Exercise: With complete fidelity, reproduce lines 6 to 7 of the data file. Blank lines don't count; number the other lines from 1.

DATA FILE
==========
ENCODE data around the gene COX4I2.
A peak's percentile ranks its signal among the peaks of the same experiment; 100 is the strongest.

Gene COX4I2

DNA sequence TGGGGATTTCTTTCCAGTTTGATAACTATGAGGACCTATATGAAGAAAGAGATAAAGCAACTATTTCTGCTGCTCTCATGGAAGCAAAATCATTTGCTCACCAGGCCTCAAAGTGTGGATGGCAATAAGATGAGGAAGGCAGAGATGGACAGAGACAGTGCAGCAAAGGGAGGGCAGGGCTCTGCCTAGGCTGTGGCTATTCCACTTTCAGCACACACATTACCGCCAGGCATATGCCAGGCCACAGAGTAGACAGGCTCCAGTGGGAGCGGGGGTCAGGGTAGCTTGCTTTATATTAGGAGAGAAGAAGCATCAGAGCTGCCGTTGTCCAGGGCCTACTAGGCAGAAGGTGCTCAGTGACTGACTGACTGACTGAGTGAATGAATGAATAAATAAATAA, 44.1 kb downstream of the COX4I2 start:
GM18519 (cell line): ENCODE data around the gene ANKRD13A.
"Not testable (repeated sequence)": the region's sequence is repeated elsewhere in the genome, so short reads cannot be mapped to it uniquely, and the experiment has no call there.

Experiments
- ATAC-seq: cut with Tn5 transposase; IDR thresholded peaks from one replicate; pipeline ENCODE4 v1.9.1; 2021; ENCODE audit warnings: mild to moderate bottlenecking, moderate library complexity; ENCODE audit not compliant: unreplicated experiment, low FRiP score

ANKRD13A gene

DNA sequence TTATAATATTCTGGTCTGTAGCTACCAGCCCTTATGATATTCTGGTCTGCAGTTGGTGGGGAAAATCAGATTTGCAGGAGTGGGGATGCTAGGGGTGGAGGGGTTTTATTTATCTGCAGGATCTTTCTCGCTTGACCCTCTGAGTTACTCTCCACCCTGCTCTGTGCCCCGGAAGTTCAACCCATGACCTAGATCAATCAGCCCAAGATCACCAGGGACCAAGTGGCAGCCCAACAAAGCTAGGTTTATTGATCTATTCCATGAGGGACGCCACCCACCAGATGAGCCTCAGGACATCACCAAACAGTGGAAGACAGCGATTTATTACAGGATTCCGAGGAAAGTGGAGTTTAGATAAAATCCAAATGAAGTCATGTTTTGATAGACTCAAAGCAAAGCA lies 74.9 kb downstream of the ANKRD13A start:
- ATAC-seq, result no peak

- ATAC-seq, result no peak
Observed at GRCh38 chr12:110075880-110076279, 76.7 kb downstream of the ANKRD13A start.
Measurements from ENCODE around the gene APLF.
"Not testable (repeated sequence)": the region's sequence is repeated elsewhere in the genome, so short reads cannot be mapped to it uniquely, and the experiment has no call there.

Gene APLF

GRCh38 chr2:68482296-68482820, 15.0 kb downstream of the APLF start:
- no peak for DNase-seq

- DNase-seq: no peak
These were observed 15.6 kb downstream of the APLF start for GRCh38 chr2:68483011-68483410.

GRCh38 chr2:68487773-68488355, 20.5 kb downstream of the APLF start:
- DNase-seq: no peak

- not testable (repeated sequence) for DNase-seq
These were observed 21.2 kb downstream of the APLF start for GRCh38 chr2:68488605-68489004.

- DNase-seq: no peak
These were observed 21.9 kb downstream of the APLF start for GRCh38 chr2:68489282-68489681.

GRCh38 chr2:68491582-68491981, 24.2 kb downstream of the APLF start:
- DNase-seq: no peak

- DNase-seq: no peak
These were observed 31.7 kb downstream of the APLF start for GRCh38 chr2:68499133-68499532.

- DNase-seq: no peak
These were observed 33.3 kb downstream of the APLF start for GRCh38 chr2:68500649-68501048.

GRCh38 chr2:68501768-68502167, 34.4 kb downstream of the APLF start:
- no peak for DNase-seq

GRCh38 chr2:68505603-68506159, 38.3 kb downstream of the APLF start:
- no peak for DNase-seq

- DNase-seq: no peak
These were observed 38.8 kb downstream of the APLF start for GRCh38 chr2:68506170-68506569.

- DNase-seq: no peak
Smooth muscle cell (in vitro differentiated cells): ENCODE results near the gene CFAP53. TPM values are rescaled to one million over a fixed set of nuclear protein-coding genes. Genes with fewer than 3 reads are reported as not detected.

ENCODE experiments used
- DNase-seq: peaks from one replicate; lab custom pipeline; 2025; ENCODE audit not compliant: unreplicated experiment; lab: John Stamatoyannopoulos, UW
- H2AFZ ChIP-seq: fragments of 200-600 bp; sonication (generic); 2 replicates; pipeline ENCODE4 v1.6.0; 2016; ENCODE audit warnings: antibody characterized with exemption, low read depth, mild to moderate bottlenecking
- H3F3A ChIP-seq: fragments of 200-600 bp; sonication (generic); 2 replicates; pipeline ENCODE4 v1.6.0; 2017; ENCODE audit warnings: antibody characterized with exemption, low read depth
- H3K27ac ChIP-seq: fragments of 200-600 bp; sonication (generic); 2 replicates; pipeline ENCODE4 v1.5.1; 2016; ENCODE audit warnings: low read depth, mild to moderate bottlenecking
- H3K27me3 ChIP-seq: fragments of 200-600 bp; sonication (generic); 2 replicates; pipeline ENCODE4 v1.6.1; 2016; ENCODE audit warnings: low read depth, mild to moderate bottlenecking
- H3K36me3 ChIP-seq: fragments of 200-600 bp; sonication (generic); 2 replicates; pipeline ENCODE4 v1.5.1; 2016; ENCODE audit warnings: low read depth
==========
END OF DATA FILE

"Not testable (repeated sequence)": the region's sequence is repeated elsewhere in the genome, so short reads cannot be mapped to it uniquely, and the experiment has no call there.

Experiments